Dealing with decadent data
As threatened in the forum, I’ve finally tackled DataView integration for Databinder. Now you can page through those 100,000-row tables all day long. Sweet!
One reason for the delay was my reluctance to link to wicket-extensions; we already get enough complaints about dependency downloads. But fortunately it was possible to implement the methods of IDataProvider without actually declaring it. So Databinder won’t link to extensions, but if your project does there’s a mighty fine data provider waiting for you to extend and tag it IDataProvider.
The other reason I was so slow in getting to this is that I don’t care for pagination. Efficient pagination of large datasets is the main purpose of DataView; when using a large paginated ListView, you’re just wasting memory and cycles on objects you don’t read. The thing is, just as processing efficiency becomes critical in paging, the interface becomes useless.
What are you supposed to, I wonder, with one page out of 663? Will page 451 ever see the light of day? Users filter down the results, or order them by some criterion and skim through the first few pages. That’s great, but you could do the same thing with a ListView limited to the first 200 results; users can refine the query if they’re interested in the rest of the data. Or better yet, come up with an interface that doesn’t present such problems.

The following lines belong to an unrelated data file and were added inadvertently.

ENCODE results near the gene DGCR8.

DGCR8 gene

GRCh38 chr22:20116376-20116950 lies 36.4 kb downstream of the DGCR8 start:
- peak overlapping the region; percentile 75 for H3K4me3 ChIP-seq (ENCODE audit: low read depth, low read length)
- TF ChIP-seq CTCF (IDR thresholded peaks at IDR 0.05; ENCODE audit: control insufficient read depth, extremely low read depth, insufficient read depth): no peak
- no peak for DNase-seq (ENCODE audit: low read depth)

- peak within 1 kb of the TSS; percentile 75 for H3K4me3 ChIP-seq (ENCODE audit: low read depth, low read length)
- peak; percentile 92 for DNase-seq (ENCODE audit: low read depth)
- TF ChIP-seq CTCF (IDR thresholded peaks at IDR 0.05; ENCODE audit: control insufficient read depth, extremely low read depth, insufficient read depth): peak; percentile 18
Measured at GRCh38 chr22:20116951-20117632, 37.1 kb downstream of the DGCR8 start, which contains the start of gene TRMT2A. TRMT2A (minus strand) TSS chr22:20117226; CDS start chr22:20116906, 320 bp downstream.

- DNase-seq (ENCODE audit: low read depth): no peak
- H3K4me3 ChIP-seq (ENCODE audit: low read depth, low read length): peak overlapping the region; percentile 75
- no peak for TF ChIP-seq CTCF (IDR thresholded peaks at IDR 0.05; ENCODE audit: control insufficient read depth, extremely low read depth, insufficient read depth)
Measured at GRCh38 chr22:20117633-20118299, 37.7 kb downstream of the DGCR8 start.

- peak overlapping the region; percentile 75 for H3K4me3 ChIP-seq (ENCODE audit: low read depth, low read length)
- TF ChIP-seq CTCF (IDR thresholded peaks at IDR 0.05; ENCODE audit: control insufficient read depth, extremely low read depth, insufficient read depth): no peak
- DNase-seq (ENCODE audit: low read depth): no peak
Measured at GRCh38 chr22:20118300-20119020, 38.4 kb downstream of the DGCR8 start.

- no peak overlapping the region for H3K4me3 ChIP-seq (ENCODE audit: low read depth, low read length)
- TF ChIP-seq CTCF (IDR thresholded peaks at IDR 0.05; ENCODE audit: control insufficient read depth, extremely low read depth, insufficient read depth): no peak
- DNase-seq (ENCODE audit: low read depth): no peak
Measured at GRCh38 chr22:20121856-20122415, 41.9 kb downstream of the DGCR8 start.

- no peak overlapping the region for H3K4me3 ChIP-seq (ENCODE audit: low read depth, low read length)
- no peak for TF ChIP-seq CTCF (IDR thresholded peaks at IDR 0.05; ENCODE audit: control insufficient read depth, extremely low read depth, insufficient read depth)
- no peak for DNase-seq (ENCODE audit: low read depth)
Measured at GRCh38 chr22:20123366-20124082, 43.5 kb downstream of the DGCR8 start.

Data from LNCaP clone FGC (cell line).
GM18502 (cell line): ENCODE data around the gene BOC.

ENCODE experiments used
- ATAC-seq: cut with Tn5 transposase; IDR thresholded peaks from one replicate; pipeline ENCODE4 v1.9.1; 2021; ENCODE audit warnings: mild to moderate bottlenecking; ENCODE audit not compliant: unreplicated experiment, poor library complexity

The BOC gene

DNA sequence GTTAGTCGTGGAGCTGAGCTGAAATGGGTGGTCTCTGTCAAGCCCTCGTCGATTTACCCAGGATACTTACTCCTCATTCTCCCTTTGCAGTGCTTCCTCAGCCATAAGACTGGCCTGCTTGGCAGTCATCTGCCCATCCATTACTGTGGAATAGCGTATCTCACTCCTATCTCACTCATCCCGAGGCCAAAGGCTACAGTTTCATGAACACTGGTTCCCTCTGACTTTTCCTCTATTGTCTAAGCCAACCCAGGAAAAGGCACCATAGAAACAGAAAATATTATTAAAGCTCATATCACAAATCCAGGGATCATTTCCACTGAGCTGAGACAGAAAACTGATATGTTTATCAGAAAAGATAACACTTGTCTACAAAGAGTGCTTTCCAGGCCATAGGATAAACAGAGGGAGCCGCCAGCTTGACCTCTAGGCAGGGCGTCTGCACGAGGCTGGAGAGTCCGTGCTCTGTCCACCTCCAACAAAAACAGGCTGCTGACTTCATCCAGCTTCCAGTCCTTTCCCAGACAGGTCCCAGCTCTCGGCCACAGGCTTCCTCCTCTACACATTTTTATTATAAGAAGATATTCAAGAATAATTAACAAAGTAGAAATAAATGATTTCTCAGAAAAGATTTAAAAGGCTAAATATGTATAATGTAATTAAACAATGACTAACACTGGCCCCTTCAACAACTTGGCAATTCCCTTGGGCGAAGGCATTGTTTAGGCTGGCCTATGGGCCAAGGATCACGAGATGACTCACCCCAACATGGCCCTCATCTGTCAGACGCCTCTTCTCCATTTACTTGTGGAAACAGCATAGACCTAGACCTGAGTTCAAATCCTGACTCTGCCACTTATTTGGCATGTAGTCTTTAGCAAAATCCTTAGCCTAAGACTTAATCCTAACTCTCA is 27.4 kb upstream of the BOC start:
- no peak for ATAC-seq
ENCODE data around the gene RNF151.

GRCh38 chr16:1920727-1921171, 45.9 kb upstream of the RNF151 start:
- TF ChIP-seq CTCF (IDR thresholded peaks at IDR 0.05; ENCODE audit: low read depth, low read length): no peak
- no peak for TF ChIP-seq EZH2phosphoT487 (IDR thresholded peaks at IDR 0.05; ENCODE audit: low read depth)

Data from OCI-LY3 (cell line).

But back in the real world, large-scale pagination interfaces are expected by both users and programmers. Everyone is impressed, or at least relieved, when Rails scaffolding coughs up a (presumably efficient) paginated list. Not having an efficient one is like showing up for work impeccably dressed, but barefoot.
Conceding this point, Databinder has at last slipped on some Pumas. Now it includes a straightforward and tight method for paginating huge result sets with DataView. As always, there’s an appropriate example app: it’s time to look up baseball players, everybody!
As you can see in the Pager class, the imaginary connection between Databinder and DataView is not painful to solidify. You manage sorting and filtering in your subclass, and that’s about it. (Please do help me test it, particularly if you were already using your own data provider. It’s in the latest snapshot.)
So people looking to check efficient pagination off their lists when evaluating Databinder can finally exhale. It’s there, it’s “easy.” DataTable works the way I imagine expensive JSF components to work. You throw an empty tag into your template, close your eyes and start the server… then suddenly all these features your boss thinks he wants are sparkling on the screen.
Well, anyway. Have fun with those 16,566 baseball players. (Thanks, baseball archive.)